After the California adventure, we made our way up to Seattle. After getting in late, we met with Justin Martenstein from a hackerspace known as Saturday House. Unfortunately we learned that Saturday House is no more, and we discussed several reasons why hackerspaces can fail.
The next day we met with Rob, another member of Saturday House, and then Willow and Baron, who are starting a new space in Seattle called Jigsaw Renaissance. Baron was awesome enough to give us a ride out to Vancouver that night, where we checked out VHS. After driving us back to Seattle, Baron dropped us off at Bill Beaty’s house.
Bill Beaty is clearly a mad scientist, but awesome nonetheless. We interviewed him the next morning, as he seemed to know quite a bit about the history of the local hackerspaces. Following that, we talked with Noid about The Black Lodge (fomerly known as Eastside Hackerspace).
Having finished the West Coast portion of the trip, we shot across the country to Charlotte, North Carolina. Teleco Bob gave us a ride from there to Atlanta, where we experienced the beauty of FreesideAtlanta. Their space is huge!
The following day we caught a ride with Freeside to the Hackerspace Meetup at Makers Local 256 in Hunstville, Alabama. Great ideas were discussed, including things which could very well change the direction of hackerspaces at large… more on that in a later post.
Now that the chaos has subsided a bit, we are sitting in the airport, waiting for a flight to Chicago, eager to continue capturing the passion and creativity of the hackerspaces that await.
I’m always surprised at how little sleep the human body can run on.
Between visiting Noisebridge, NIMBY, the reMake Lounge, HackerDojo, Evil Mad Scientist Laboratories, 23b Shop, Radish Research Center, Machine Project, Sugar Shack, and the Public School Project, we’ve barely had time to rest!
After visiting so many spaces, I’ve noticed a few things. At first glance, it seems that the only common feature of these spaces is that they are all different… but upon taking a closer look, similarities do appear. These places all share more or less the same core values; they realize that having a place for people to gather, share ideas, and create new things is vastly important.
I think I’m starting to get a feel for the nature of these hackerspaces. While there have always been places “like” hackerspaces that embody the nature of collaboration and creativity, the difference now is that these places are being created by many different kinds of people in society. In other words, hackerspaces come in flavors; some are artist inspired, some are entrepreneur inspired, and some are coder inspired.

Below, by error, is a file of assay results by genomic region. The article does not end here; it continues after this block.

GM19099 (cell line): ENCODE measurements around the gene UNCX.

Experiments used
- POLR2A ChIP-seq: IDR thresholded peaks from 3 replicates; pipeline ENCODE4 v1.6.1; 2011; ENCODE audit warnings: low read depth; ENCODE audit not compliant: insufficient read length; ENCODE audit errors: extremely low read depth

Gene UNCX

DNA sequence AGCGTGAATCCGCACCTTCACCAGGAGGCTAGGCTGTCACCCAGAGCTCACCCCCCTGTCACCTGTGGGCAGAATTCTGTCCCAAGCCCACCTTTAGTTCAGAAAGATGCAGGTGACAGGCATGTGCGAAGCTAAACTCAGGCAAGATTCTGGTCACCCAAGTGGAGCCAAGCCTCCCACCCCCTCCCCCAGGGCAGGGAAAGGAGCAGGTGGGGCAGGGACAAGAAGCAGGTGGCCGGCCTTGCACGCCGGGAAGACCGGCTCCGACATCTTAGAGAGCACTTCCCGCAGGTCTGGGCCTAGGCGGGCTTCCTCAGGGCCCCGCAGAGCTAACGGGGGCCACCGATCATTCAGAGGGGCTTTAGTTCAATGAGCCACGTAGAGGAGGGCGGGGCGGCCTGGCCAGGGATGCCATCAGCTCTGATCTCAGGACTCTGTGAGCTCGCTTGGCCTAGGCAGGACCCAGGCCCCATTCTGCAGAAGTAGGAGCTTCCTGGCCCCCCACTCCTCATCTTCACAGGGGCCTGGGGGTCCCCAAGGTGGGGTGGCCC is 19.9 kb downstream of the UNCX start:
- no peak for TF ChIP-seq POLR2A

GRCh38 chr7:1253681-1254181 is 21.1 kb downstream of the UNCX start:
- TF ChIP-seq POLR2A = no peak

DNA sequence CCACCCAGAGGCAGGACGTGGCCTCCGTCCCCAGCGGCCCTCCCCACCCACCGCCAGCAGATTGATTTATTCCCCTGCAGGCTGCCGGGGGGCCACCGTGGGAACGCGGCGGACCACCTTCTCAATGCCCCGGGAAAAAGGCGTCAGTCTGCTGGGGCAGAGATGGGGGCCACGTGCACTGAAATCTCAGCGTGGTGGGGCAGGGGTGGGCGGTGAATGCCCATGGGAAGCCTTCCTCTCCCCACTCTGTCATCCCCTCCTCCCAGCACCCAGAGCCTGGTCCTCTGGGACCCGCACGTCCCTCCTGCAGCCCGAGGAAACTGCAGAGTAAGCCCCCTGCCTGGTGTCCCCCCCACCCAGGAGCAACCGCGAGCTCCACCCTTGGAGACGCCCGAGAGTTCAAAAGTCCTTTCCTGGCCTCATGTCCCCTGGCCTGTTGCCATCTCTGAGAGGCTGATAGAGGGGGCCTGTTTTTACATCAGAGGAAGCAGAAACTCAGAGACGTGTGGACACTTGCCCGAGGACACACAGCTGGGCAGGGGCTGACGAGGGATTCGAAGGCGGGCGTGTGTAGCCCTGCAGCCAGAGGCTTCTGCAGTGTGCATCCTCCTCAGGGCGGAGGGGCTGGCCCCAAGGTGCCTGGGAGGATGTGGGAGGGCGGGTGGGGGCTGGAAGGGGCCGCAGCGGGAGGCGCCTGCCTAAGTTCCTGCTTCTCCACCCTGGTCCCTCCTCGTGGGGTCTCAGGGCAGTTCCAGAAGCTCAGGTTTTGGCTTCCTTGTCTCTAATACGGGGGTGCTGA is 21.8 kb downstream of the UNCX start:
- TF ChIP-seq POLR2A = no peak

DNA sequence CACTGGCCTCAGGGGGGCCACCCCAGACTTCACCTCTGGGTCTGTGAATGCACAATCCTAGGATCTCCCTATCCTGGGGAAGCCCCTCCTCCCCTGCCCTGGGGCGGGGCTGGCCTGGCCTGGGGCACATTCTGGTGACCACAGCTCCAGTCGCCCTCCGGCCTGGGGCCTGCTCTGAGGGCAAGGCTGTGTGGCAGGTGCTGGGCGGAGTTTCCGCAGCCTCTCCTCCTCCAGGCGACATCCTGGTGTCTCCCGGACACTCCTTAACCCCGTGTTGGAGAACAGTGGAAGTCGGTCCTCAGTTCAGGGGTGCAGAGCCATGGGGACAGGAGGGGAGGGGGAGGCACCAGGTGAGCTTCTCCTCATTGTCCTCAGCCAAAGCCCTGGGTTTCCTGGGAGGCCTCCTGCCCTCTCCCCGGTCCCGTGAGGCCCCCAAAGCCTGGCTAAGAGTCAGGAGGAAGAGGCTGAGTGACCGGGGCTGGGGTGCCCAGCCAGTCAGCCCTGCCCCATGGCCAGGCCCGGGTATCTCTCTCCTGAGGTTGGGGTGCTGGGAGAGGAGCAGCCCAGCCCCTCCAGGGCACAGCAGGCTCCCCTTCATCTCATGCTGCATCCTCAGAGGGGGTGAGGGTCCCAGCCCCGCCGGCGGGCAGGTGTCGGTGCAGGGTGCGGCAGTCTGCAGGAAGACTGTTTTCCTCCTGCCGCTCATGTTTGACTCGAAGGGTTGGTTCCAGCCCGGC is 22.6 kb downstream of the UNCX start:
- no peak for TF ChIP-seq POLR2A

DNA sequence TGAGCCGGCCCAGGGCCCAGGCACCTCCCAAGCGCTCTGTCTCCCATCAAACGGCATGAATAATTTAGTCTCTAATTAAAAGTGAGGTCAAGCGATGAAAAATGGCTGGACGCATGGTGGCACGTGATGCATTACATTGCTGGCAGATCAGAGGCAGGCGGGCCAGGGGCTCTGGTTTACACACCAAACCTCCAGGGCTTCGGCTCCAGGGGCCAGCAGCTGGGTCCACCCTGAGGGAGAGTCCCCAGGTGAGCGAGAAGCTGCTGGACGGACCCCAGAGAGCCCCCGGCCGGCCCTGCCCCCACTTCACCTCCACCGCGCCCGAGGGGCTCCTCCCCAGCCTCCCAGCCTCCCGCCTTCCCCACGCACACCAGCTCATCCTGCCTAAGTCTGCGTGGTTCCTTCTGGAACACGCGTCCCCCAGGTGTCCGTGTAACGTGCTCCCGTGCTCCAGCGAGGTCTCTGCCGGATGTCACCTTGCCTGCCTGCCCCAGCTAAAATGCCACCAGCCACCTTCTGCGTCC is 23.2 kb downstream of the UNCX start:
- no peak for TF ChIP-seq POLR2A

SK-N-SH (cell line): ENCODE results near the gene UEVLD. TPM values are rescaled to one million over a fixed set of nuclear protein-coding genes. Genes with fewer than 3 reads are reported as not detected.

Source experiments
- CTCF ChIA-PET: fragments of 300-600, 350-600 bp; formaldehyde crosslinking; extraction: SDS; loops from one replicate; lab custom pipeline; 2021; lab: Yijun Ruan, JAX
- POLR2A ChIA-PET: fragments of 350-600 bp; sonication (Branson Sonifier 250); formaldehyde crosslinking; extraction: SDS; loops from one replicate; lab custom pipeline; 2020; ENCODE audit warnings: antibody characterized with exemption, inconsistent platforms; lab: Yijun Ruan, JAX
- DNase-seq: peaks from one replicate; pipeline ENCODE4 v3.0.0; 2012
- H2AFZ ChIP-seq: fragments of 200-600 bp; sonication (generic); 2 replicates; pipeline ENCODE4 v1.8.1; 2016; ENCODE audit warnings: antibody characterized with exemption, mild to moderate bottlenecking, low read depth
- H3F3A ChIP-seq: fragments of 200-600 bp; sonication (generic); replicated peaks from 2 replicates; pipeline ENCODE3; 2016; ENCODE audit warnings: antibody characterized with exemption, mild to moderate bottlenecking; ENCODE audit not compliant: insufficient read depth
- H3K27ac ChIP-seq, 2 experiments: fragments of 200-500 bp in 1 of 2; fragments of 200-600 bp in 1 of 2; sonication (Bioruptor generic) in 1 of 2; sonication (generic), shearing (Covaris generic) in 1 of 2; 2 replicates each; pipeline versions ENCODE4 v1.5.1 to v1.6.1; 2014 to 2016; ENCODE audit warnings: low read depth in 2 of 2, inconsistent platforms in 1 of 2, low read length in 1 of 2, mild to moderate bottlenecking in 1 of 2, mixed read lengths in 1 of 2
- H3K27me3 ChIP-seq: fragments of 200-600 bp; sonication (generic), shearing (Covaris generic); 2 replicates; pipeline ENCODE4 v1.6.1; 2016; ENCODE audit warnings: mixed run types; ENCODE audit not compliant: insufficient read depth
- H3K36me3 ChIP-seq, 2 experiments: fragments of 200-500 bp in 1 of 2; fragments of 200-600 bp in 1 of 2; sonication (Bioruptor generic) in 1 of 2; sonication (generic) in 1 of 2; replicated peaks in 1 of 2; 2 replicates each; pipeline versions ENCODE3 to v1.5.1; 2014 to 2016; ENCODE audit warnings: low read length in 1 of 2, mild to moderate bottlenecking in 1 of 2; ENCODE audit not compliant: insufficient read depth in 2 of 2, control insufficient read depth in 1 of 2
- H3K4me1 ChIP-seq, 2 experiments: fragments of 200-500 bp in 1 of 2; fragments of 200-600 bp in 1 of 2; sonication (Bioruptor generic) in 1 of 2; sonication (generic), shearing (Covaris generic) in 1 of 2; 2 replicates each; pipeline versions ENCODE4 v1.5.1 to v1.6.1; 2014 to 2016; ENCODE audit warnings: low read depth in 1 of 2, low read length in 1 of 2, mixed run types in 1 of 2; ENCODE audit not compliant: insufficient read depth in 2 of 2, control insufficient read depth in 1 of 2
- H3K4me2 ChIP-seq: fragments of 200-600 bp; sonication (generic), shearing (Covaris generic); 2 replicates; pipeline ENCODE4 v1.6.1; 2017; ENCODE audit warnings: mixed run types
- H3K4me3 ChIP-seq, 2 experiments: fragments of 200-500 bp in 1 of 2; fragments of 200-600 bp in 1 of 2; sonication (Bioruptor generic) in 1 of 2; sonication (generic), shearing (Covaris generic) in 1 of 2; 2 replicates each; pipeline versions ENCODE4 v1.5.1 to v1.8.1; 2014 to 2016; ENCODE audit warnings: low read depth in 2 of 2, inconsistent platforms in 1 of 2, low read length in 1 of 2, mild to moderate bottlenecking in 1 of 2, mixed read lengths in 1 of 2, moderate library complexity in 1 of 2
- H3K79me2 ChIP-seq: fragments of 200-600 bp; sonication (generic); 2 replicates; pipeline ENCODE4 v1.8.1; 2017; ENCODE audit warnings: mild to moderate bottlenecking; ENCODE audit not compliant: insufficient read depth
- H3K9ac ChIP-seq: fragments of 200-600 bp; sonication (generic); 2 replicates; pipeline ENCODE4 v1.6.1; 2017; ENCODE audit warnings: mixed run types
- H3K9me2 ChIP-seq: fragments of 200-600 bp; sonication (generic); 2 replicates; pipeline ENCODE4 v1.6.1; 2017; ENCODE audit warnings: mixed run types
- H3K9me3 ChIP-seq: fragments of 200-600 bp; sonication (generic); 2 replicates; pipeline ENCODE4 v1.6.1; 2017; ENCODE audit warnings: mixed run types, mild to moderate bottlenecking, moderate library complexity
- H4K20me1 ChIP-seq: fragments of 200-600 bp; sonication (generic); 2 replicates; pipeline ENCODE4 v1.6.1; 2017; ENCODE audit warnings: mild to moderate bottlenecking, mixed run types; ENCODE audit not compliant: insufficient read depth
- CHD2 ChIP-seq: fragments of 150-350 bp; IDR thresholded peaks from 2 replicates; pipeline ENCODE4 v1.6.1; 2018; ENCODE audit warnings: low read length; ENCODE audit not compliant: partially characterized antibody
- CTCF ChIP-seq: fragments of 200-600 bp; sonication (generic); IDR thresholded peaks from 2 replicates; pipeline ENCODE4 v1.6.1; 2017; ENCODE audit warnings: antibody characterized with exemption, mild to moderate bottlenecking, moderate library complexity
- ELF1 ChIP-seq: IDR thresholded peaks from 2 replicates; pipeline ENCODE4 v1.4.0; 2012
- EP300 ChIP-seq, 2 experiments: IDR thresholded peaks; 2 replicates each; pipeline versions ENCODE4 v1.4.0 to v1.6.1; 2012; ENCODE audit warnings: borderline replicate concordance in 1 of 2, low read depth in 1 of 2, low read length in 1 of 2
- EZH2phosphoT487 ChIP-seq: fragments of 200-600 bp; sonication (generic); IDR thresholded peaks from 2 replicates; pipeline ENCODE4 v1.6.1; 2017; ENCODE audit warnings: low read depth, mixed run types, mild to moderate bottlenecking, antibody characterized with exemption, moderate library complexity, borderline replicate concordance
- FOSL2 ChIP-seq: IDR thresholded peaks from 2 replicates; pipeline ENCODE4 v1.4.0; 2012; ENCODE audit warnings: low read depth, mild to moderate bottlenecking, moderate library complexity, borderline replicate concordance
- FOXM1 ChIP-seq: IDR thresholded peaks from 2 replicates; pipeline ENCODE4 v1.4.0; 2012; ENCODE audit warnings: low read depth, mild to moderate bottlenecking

It is refreshing to know that no matter who starts these spaces, they all seem to be teeming with the hacker spirit.
- Jordan Bunker (writing from the Long Beach Airport)
Just this weekend, our fellow hacker Leah Kubik, who some of you might’ve had the luck to call a friend, or the chance to meet at HAR in the Netherlands as part of the Hackers on a Plane 2.0 crew, tragically passed away.
The Sun writes on Friday:
A playful, late-night search for ghosts inside a University of Toronto landmark ended in tragedy yesterday when a 29-year-old woman plunged to her death. Leah Kubik, who was just two weeks shy of her 30th birthday, was found without vital signs inside a courtyard at 1 Spadina Cres. just before 2 a.m.
Kubik and a man were on a first date and were believed to be exploring an old building rumoured to be haunted, Toronto Police Const. Wendy Drummond told the Sun.
Leah was a fantastic cocktail maker, a huge Linux and open source advocate, and an excellent systems security administrator – her sudden death leaves a hole in the lives of her beloved ones, friends and collegues, as well as the hacker community.
Sincerest condolences from the hackerspaces team.
You got hackers. They want a fixed space. Now what?
The next question probably comes down to money. The biggest hurdles to bootstrapping and maintaining a Hackerspace involve the management of resources that have actual value. Physical places, even ones which are “free”, require the payment of rent somewhere along the line.
A recent post on the Hackerspaces Discussion list points to the need for the right structure for organizing and managing the finances and resources of a Hackerspace. It’s a question each Hackerspace effort needs to consider carefully and resolve for itself. An organizational structure needs to accomodate each space’s unique culture and reconcile it to the various laws and conditions in play at the time of formation.
The five approaches I outline should be a good starting point for a discussion on the theory of Hackerspace organization. When I look at how Hackerspaces have functioned in the past and how they function today, this framework of five categories seems to make the most sense to me. That being said, odds are good that many spaces will not fit “cleanly” into any of these five categories. Categories are clean, nature is messy. We have to start somewhere.
So, the Five Types of Hackerspace Finance:
- The Angels
- The Owner
- The Board
- The Membership
A few spaces have functioned quite well without an explicitly organized system for managing money. Anarchy, as I use it, doesn’t mean the absence of order or even the absence of money. In this context, I’m describing spaces where needs were met on an ad-hoc basis by those involved. There may not be official dues, but a clear expectation that everyone involved needs to contribute something to make the effort work. Certain Hackerspaces in squats, temporary spaces, basements and other places that can be had for “the taking” are the most common. These efforts tend to prefer completely voluntary contributions and eschew explicit expectations. Some spaces that are officially organized on paper prefer to operate as close to Anarchy as possible, preferring overarching concepts (i.e. “Be Excellent to Each Other”) to specific policies.